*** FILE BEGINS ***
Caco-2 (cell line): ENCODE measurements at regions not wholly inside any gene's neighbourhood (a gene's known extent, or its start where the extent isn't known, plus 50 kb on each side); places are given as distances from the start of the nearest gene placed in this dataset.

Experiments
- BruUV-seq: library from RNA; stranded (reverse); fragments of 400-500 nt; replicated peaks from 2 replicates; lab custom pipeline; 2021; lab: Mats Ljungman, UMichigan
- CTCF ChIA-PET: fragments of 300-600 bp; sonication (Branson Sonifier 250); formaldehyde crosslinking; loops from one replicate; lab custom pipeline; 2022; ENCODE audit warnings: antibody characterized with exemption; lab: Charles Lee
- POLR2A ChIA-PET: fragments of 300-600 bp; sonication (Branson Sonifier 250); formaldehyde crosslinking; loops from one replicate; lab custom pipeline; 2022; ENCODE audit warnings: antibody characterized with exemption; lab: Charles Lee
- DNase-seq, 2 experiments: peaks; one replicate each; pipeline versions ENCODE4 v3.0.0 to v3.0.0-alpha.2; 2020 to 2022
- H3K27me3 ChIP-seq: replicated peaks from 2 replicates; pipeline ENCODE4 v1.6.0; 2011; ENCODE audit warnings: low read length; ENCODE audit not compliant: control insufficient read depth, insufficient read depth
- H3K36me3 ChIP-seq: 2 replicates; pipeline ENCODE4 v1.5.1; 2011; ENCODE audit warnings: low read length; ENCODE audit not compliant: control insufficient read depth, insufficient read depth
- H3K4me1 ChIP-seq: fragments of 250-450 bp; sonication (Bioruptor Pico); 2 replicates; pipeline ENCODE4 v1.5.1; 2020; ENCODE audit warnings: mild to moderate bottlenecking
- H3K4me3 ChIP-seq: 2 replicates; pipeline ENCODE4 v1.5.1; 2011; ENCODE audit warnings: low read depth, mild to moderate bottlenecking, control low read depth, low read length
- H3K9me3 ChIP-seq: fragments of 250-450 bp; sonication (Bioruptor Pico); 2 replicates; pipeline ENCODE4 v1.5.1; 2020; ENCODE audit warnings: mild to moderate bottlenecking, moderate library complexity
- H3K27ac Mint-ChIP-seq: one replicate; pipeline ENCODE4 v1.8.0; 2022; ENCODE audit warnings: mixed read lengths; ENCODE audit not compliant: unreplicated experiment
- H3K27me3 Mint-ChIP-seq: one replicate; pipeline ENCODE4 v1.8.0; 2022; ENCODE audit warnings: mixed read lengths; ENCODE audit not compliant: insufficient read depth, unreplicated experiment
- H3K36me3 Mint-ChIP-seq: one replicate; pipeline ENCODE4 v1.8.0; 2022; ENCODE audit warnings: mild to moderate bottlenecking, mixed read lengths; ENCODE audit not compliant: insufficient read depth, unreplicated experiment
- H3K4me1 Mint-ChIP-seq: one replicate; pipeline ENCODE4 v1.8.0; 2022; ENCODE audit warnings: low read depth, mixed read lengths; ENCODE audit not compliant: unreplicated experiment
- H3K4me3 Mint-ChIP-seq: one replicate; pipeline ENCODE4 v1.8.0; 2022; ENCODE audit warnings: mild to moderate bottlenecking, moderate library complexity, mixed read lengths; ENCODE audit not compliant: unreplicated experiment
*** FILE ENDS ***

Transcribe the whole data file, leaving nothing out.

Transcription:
Caco-2 (cell line): ENCODE measurements at regions not wholly inside any gene's neighbourhood (a gene's known extent, or its start where the extent isn't known, plus 50 kb on each side); places are given as distances from the start of the nearest gene placed in this dataset.

Experiments
- BruUV-seq: library from RNA; stranded (reverse); fragments of 400-500 nt; replicated peaks from 2 replicates; lab custom pipeline; 2021; lab: Mats Ljungman, UMichigan
- CTCF ChIA-PET: fragments of 300-600 bp; sonication (Branson Sonifier 250); formaldehyde crosslinking; loops from one replicate; lab custom pipeline; 2022; ENCODE audit warnings: antibody characterized with exemption; lab: Charles Lee
- POLR2A ChIA-PET: fragments of 300-600 bp; sonication (Branson Sonifier 250); formaldehyde crosslinking; loops from one replicate; lab custom pipeline; 2022; ENCODE audit warnings: antibody characterized with exemption; lab: Charles Lee
- DNase-seq, 2 experiments: peaks; one replicate each; pipeline versions ENCODE4 v3.0.0 to v3.0.0-alpha.2; 2020 to 2022
- H3K27me3 ChIP-seq: replicated peaks from 2 replicates; pipeline ENCODE4 v1.6.0; 2011; ENCODE audit warnings: low read length; ENCODE audit not compliant: control insufficient read depth, insufficient read depth
- H3K36me3 ChIP-seq: 2 replicates; pipeline ENCODE4 v1.5.1; 2011; ENCODE audit warnings: low read length; ENCODE audit not compliant: control insufficient read depth, insufficient read depth
- H3K4me1 ChIP-seq: fragments of 250-450 bp; sonication (Bioruptor Pico); 2 replicates; pipeline ENCODE4 v1.5.1; 2020; ENCODE audit warnings: mild to moderate bottlenecking
- H3K4me3 ChIP-seq: 2 replicates; pipeline ENCODE4 v1.5.1; 2011; ENCODE audit warnings: low read depth, mild to moderate bottlenecking, control low read depth, low read length
- H3K9me3 ChIP-seq: fragments of 250-450 bp; sonication (Bioruptor Pico); 2 replicates; pipeline ENCODE4 v1.5.1; 2020; ENCODE audit warnings: mild to moderate bottlenecking, moderate library complexity
- H3K27ac Mint-ChIP-seq: one replicate; pipeline ENCODE4 v1.8.0; 2022; ENCODE audit warnings: mixed read lengths; ENCODE audit not compliant: unreplicated experiment
- H3K27me3 Mint-ChIP-seq: one replicate; pipeline ENCODE4 v1.8.0; 2022; ENCODE audit warnings: mixed read lengths; ENCODE audit not compliant: insufficient read depth, unreplicated experiment
- H3K36me3 Mint-ChIP-seq: one replicate; pipeline ENCODE4 v1.8.0; 2022; ENCODE audit warnings: mild to moderate bottlenecking, mixed read lengths; ENCODE audit not compliant: insufficient read depth, unreplicated experiment
- H3K4me1 Mint-ChIP-seq: one replicate; pipeline ENCODE4 v1.8.0; 2022; ENCODE audit warnings: low read depth, mixed read lengths; ENCODE audit not compliant: unreplicated experiment
- H3K4me3 Mint-ChIP-seq: one replicate; pipeline ENCODE4 v1.8.0; 2022; ENCODE audit warnings: mild to moderate bottlenecking, moderate library complexity, mixed read lengths; ENCODE audit not compliant: unreplicated experiment